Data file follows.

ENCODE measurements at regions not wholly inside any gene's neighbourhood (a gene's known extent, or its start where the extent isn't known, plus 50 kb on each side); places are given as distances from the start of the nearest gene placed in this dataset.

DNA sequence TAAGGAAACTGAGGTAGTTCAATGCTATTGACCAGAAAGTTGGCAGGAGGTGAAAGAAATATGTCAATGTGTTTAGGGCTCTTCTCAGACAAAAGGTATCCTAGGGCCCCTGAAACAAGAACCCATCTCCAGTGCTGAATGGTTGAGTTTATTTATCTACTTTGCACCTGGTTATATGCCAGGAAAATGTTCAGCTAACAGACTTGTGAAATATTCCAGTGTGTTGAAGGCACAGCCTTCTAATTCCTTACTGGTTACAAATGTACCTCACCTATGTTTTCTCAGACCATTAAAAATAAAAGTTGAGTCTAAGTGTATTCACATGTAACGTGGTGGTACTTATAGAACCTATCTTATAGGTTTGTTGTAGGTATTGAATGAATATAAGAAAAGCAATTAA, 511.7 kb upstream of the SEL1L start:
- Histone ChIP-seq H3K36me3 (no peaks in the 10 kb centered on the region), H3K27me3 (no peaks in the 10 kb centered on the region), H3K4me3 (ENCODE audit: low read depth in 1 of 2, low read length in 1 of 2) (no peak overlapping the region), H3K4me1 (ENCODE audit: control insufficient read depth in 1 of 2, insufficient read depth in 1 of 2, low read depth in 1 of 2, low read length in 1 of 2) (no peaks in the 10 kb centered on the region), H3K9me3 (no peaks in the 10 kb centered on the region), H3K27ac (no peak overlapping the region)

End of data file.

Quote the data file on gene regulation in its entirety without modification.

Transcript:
ENCODE measurements at regions not wholly inside any gene's neighbourhood (a gene's known extent, or its start where the extent isn't known, plus 50 kb on each side); places are given as distances from the start of the nearest gene placed in this dataset.

DNA sequence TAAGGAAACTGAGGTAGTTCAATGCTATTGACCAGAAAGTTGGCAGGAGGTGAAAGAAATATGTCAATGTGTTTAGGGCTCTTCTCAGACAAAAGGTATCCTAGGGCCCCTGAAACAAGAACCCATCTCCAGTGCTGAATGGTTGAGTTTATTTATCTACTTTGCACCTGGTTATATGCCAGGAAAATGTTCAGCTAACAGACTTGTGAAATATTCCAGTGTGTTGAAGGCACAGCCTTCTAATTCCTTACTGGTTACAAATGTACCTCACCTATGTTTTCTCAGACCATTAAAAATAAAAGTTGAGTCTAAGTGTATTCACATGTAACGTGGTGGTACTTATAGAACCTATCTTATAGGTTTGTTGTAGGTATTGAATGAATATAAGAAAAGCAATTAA, 511.7 kb upstream of the SEL1L start:
- Histone ChIP-seq H3K36me3 (no peaks in the 10 kb centered on the region), H3K27me3 (no peaks in the 10 kb centered on the region), H3K4me3 (ENCODE audit: low read depth in 1 of 2, low read length in 1 of 2) (no peak overlapping the region), H3K4me1 (ENCODE audit: control insufficient read depth in 1 of 2, insufficient read depth in 1 of 2, low read depth in 1 of 2, low read length in 1 of 2) (no peaks in the 10 kb centered on the region), H3K9me3 (no peaks in the 10 kb centered on the region), H3K27ac (no peak overlapping the region)